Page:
Artist Cody Chamberlain’s obsessive muse, spiritual solace in the Utah desert

In the first issue of Seven Arts, a cultural arts magazine launched in 1916, Romain Rolland, a French writer who was a close friend of Marcel Duchamp, contributed an essay titled America and the Arts. He paid great tribute to Walt Whitman – “the elemental Voice of a great pioneer,” the American corollary of Homer. Rolland envied the artistic opportunity of Americans who were born in “soil that is neither encumbered nor shut in by past spiritual eclipses.” He added: “Above all dare to see yourselves; to penetrate within yourselves – and to your very depths. Dare to see true. And then whatever you find, dare to speak it out as you have found it.”

Meanwhile, Georgia O’Keeffe (1887-1986), who was 29 at the time, was opening her first show as an artist. In 1915, during her spare time when she was not teaching art at a South Carolina college, she had begun a series of abstract drawings in charcoal that drew the interest of Alfred Stieglitz in New York City, the owner of 291, an avant-garde art gallery, who would later become her husband. O’Keeffe epitomized the ideal Rolland had set forth in his essay.

In January 1939, in an artistic statement for a new exhibition, she explained her unquenchable creative passion for painting the New Mexico high desert. She never felt that she had spent enough time in the desert so to satisfy her desire she brought home the bleached bones she found every time she went. She explained, “The bones seem to cut sharply to the center of something that is keenly alive on the desert even tho’ it is vast and empty and untouchable – and knows no kindness with all its beauty.”

In the high desert landscapes of Utah, Cody Chamberlain has found his own obsessive muse and his spiritual solace. In his artistic statement, he writes, “I do not fool myself into thinking I can conquer the wilderness. I am a willing subject to it. I believe we are all subjects to it. I want my art to reveal the beauty of this land I have come to know so well, to help people realize they are a part of this ecosystem and that they will benefit from nurturing it.”

Bird of Prey, Cody Chamberlain.

During his interview with The Utah Review just a few days before Thanksgiving, Chamberlain, who has worked with the U.S. Forest Service but now works full-time as an artist, made clear how his love for the desert always is too strong and urgent to resist beyond a short respite. Soon, he returned to the desert, taking advantage of the sunny, unusually warm, days that marked this year’s late November. Two days after Thanksgiving, his Facebook page percolated with his latest discoveries in the Utah desert – junipers, a “spectacular” kit fox skeleton spotted in dunes, for example. He was thrilled to find his inspiration for the next work in his Bird of Prey series. With the guidance of HawkWatch International, he captured photos of a Great Horned Owl, which would provide the essential reference for his next painting.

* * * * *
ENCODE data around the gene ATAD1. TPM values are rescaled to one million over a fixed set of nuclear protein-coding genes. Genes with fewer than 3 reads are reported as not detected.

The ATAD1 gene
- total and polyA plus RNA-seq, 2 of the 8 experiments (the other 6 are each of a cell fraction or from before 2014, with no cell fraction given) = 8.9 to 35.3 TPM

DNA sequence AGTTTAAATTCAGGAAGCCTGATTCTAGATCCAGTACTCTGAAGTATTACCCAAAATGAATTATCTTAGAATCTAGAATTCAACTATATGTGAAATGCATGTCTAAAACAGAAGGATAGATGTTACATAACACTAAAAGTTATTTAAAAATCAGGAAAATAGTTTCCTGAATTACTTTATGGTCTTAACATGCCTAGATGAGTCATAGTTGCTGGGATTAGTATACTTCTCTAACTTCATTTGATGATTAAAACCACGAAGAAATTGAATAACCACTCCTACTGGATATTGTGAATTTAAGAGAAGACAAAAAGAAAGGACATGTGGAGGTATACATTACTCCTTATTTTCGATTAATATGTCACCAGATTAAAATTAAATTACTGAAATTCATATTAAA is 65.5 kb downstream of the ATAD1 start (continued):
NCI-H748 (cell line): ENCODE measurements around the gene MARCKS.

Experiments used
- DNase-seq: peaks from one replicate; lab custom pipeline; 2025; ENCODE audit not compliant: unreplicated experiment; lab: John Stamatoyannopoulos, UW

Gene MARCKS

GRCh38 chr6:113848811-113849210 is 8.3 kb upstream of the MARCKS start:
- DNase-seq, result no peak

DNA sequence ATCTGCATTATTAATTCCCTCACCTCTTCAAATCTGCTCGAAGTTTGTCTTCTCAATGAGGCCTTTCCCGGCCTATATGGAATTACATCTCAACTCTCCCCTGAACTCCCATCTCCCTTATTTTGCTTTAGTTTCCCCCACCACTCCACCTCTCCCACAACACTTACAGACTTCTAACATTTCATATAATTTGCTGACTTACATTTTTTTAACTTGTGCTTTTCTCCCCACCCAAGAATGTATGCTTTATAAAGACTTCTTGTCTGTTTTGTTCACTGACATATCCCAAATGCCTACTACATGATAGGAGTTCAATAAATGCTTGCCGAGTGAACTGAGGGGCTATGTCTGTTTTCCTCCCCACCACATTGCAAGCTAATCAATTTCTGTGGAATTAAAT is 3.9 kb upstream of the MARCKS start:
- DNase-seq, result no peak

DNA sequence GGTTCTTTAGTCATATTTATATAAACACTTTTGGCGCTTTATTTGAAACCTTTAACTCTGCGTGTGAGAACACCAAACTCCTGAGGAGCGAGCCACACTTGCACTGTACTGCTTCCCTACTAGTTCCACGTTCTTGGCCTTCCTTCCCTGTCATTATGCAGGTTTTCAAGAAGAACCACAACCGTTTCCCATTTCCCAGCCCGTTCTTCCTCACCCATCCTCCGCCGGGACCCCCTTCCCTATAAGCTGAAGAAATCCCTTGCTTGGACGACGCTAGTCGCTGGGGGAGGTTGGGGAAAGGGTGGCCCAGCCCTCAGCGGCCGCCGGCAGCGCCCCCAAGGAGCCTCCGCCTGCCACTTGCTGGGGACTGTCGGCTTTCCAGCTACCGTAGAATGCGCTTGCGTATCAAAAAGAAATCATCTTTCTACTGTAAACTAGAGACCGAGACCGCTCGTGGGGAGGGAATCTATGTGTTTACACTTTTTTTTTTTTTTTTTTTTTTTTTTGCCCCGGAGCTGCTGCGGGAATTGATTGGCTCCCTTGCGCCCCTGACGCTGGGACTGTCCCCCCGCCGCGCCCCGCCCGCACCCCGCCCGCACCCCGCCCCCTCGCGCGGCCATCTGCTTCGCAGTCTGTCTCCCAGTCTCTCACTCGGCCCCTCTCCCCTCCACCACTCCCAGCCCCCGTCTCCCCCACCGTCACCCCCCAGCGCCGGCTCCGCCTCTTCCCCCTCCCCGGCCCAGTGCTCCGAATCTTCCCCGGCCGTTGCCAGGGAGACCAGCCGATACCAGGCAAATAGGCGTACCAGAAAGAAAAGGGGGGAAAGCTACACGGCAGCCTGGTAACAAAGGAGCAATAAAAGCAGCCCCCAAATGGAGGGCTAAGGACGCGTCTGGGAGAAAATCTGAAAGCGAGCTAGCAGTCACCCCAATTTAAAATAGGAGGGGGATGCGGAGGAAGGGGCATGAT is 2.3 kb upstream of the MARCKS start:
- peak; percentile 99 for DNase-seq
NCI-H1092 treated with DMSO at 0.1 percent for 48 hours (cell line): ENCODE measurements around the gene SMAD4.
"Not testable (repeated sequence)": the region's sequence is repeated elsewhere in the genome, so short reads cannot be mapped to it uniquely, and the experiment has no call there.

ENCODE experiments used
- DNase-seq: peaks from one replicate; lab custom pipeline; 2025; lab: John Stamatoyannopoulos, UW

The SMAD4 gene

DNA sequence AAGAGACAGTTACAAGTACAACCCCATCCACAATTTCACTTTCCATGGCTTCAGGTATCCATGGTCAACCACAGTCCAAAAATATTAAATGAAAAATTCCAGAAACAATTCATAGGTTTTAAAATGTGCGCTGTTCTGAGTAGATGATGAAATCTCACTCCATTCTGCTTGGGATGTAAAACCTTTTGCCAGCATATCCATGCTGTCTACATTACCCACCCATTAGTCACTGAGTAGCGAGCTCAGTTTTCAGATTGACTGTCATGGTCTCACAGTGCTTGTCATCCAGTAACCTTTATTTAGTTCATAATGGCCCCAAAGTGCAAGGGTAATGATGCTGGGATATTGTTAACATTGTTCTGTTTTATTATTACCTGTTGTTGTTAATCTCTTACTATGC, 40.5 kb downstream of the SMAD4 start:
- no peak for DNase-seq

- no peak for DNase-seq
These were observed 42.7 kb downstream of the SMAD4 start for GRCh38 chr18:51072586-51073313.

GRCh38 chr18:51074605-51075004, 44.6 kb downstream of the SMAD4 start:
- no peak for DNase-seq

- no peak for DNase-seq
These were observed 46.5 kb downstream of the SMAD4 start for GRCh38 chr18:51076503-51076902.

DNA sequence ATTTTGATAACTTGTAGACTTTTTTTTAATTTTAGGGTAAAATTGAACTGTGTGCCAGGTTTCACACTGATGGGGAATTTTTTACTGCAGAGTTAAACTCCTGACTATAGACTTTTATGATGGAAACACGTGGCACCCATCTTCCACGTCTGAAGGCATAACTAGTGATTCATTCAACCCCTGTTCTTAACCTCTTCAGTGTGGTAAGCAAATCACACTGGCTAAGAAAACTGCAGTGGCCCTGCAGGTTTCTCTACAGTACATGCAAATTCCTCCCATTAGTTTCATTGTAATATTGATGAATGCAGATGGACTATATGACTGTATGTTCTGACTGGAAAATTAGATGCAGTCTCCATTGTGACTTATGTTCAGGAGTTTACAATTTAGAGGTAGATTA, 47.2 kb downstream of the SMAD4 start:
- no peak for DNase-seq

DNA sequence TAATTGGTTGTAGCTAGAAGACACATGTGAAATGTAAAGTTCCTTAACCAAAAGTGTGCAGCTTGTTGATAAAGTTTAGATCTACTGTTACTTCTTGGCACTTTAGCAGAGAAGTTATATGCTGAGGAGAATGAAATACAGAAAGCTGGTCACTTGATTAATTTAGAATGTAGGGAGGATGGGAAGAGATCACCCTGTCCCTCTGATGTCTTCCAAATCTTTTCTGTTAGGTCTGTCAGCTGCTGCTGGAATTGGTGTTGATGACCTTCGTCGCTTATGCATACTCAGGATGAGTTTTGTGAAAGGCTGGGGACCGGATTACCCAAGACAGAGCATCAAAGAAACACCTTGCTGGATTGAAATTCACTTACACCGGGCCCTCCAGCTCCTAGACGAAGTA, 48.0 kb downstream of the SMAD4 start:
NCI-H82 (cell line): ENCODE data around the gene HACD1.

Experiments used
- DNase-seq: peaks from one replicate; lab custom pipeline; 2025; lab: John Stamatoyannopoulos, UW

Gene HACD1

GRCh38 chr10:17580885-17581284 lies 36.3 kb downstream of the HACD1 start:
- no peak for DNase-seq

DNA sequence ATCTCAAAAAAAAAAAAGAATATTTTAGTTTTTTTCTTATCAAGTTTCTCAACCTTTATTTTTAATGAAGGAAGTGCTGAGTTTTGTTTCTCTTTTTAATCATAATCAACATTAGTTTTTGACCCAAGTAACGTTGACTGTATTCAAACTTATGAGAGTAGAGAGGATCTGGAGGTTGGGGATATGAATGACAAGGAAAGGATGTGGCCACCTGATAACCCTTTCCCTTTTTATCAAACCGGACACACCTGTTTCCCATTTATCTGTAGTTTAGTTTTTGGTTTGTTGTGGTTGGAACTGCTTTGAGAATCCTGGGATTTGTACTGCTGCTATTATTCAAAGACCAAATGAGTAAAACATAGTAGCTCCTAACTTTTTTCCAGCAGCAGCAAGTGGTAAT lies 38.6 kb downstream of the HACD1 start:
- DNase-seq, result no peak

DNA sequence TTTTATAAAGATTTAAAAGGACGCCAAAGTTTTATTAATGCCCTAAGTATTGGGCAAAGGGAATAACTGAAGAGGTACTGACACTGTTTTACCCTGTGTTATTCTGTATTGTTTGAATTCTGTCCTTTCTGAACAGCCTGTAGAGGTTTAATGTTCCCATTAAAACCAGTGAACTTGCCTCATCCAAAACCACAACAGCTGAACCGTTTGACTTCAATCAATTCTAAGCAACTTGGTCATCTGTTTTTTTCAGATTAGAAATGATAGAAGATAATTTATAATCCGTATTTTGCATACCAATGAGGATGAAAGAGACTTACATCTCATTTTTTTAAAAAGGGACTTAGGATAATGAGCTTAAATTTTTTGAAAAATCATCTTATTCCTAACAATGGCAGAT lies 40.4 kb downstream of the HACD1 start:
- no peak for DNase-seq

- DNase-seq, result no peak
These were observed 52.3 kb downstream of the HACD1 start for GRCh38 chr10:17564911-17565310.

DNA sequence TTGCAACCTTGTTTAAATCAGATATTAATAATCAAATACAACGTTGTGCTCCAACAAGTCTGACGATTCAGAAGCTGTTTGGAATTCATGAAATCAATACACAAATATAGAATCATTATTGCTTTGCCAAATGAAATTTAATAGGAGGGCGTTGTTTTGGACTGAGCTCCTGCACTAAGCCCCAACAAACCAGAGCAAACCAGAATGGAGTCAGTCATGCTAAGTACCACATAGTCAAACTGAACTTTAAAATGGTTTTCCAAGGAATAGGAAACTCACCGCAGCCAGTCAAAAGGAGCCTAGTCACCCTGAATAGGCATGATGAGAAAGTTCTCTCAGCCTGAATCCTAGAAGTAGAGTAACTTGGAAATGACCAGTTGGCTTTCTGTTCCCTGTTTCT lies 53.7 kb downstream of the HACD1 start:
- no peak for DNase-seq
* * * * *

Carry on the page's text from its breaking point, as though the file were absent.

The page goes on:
A week prior, Chamberlain had returned from a trip to the eastern U.S. visiting museums and galleries as well as places of nature. The best advice for any aspiring writer is to read as much as possible. Likewise, conscientious artists constantly are in a similar conditioning mode. Chamberlain was thrilled to see works by O’Keeffe, Salvador Dali, Max Ernst and others. Upon his return, he attended the opening reception of The Statewide Annual competitive exhibition, coordinated by the Utah Division of Arts and Museums, where one of his works is on display at the Rio Gallery in downtown Salt Lake City. Chamberlain is one of 69 artists who was selected to participate in the juried show, which includes 500 works of art in various media and were selected from a record number of submissions. The oil painting selected for the show is from his Bird of Prey series, measuring 48″ by 48″. He also was in the 2016 show.

Bough of The Juniper, Cody Chamberlain.

Chamberlain’s visibility as an artist is flourishing. This includes works in two exhibitions this year at the Springville Museum of Art, the Eccles Community Art Center, Logan Fine Arts Gallery and a solo show at Sundance Studio in 2016. He also was one of the artists selected last year for the Finch Lane Gallery’s Artists of Utah 35×35 Exhibition.